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The Rail Cut and Ocean Terminals

The Ocean Terminals were built in the south end of the city, close to the mouth of the harbour, and were meant to be new, modern and larger port facilities for Halifax. It was quite the civil engineering feat. The project was for the construction of what we know today as Piers 20-28, the railway cut, and port facilities, and the South end Stion and hotel Complex.

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callfortenders Halifax for a while dominated as Canada’s East Coast port, but poor railway access made it too distant; and antiquated methods, unprofitable. In 1910, improvements were made to Pier 2 at the deep water terminus in the north end, however it was constrained by space available to it. Wharves, private residences and businesses had encroached, and there was no longer space for railway expansion. In 1912, the Dominion Government decided to proceed with the Ocean Terminals project.

Though expected to be much larger, the initial project called for the construction of the passenger terminal, interconnected with the rail terminal, as well as Pier A, and the breakwater. The requirements were for 45′ depth.

 

 

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The construction contract was held by Foley Bros, Welsh, Stewart & Fauquier. James Macgregor was the Superintending Engineer, responsible for design and construction for the Canadian Government.

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Though Halifax is known for having a deep natural channel, the piers were located close to shore; in places, in as little as 10 feet of water, and so required substantial dredging.  250,000 cubic yards of material was removed to ensure the required 45′ depth was met. As well, stable foundations would be required for the piers.  The area would be drilled, charges set, and then the rock excavated. Most of the rock was excavated by the Canadian government’s 12yd dipper dredge “Cynthia”, though deeper areas were done with a Marion Dragline scraper on a barge fitted with an orange peel bucket. This crane was intended to be used for block placement, but proved versatile.

ot3 ot4
The pier was to be constructed from 3647 sixty-ton Concrete blocks would then be stacked to form the pier face, and then after placement filled with sand rocks and concrete. The area within would then be filled. The blocks were 31′ wide, 22’long and 4’tall. They were cast on site, and stored until they were required to be placed. Though this method was not new, it was to date the largest construction using this method.

ot1A concrete batch plant was setup on site, and the blocks were produced using a forming system. Most of the blocks were identical, so they could be easily mass produced.

ot2

The blocks were cast on site and stored until needed. When they were required, a 100ton crane would pick up the block, take it to the end of the pier and lower it into place. the blocks were cast with keys to ensure they aligned properly when placed. blocklaywallsec

The breakwater was constructed with rock removed from the railcut. Loads of rock would be pushed out on railcars to the end of the breakwater, then across a plate girder bridge, and onto a barge. They would then be dumped. The barge was kept level in the tides by adjusting ballast. As the pier extended,  the barge would be moved further along until the required 1500′ was constructed.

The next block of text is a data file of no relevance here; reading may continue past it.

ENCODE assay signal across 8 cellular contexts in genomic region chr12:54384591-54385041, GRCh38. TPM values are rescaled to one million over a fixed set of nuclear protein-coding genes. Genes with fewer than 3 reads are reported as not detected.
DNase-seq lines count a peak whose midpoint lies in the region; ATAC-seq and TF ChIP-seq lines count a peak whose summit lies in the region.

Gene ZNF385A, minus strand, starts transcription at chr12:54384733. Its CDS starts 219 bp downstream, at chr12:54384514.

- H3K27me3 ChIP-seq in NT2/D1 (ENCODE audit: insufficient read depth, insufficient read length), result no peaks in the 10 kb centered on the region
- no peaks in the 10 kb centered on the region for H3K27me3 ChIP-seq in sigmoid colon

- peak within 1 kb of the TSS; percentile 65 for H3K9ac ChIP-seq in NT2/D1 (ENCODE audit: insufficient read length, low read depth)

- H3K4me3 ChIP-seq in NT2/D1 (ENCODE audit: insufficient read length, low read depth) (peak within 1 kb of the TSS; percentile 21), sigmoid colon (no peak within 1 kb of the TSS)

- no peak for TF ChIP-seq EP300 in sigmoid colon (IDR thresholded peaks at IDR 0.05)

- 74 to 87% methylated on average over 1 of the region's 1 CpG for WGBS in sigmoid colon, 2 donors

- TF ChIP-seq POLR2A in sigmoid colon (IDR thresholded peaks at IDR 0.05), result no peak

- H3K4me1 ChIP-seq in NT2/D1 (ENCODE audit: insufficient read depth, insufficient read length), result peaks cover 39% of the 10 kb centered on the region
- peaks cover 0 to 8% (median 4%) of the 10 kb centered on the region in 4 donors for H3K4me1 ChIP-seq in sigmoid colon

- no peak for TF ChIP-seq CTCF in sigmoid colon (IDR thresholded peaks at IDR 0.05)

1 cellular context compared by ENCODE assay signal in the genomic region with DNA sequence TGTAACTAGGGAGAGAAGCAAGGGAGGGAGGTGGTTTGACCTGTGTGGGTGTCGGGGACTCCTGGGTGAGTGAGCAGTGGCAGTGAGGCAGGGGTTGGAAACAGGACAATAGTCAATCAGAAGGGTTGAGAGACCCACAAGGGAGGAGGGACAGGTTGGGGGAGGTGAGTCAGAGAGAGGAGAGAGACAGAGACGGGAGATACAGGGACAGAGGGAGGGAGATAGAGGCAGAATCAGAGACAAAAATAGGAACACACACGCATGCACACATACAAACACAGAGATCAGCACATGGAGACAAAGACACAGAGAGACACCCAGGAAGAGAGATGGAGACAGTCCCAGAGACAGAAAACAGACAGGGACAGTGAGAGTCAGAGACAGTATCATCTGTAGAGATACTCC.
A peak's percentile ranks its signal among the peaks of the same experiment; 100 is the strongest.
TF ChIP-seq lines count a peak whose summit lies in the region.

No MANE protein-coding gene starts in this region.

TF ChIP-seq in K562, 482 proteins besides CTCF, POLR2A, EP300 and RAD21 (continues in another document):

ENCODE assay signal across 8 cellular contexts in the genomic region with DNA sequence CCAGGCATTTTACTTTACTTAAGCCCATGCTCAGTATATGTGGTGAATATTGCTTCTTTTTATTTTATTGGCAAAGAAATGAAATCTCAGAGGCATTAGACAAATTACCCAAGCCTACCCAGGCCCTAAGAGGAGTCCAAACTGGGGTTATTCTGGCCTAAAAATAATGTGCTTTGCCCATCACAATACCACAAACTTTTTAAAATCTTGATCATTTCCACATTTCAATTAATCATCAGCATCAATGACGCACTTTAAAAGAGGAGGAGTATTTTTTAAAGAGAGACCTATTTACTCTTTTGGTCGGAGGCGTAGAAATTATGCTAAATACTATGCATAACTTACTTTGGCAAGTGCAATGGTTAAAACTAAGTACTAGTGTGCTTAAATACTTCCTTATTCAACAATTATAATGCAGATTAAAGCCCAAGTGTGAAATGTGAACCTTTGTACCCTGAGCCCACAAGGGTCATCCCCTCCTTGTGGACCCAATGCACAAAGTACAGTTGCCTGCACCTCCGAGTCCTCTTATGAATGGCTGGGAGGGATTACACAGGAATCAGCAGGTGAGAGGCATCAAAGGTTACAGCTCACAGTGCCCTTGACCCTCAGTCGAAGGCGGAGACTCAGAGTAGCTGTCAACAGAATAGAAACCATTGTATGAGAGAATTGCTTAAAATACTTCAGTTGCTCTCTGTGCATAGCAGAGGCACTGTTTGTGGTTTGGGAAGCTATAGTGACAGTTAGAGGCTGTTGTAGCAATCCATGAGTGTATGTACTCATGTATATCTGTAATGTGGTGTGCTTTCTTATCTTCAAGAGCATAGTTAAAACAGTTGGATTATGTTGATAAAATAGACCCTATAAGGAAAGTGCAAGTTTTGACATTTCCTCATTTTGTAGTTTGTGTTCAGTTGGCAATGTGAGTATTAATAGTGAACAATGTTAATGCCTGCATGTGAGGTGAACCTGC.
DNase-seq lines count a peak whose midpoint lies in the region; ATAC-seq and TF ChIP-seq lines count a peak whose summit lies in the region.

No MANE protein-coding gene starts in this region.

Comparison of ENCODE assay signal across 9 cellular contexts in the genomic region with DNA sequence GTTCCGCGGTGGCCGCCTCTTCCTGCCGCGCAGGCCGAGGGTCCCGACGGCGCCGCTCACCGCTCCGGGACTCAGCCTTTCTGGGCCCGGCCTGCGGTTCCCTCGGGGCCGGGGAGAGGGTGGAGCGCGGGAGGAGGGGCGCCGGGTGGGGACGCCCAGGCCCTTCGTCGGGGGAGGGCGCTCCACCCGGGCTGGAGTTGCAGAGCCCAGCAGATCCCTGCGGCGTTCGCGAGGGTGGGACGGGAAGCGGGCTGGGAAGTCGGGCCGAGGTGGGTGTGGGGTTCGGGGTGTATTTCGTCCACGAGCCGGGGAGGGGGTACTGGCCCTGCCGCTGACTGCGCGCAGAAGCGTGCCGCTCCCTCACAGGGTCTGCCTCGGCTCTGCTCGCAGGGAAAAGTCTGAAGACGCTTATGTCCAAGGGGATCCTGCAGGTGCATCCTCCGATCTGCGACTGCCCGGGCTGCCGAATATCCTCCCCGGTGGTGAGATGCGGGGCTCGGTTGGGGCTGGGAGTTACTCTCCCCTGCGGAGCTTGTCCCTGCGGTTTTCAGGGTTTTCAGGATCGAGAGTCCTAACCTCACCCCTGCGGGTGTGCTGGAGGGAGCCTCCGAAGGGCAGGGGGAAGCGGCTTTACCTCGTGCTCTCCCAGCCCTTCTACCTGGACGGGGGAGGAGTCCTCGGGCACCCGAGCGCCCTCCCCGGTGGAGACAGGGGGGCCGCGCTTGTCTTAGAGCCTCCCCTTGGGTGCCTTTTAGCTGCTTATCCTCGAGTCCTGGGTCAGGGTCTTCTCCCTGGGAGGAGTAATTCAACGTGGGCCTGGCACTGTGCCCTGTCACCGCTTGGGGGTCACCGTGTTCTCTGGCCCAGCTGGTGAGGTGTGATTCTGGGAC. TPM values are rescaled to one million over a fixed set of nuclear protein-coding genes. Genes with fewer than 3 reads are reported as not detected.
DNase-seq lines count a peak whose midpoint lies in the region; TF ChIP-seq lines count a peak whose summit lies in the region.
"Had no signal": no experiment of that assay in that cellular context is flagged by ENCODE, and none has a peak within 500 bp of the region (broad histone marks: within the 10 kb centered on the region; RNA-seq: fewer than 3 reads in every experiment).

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Once the piers were built, additional Facilities could be constructed. Pier A featured a sizeable freight shed. Due to the Ongoing war, the initial shed was constructed from timber. due to the need for it, and available materials.STR27902a.001.aa.cs

Along with the Improved Piers, Improved rail facilities were constructed as part of the Project. It took the railway from Three Mile House at Fairview, around behind the city to the south end to serve the new ocean terminals and railway station. It also included construction of the Bedford Basin Yard. The cut is approximately 6 miles long and, as built, double track to the terminal where it expands to 4 tracks.

Construction was the responsibility of Cook Construction Co & Wheaton Bros. They were tasked with excavating the 2.5 million cubic yards of material that needed to be removed for the cut. It was mostly rock. In the south end, material was used to make up the breakwater. At the north end, excavated material was used to build the Rockingham yard, located in front of St Vincents College. (Now Mount St Vincent University.) Three Mile House itself was demolished in 1918.
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Initially there were problems drilling the rock, due to the seams running through it, however electric Cyclone type well drills proved to be successful. Drilling occurred in advance of the shovel operations, holes were capped to await blasting, and each blast was done to a maximum depth of 30′, across the width of the cut in 100-200′ long sections.

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Two Bucyrus 100 ton shovels were used, as well as two Bucyrus 70 ton shovels, and 2 Marion 60 ton shovels. Rocks too large to be loaded were broken up with drills located on the shovels. Similar equipment to this was also used to dig the Panama Canal. Both Marion and Bucyrus were Ohio-based companies, and Marion was eventually acquired by Bucyrus. Bucyrus became part of Caterpillar in 2011, and forms the base of their mining equipment division.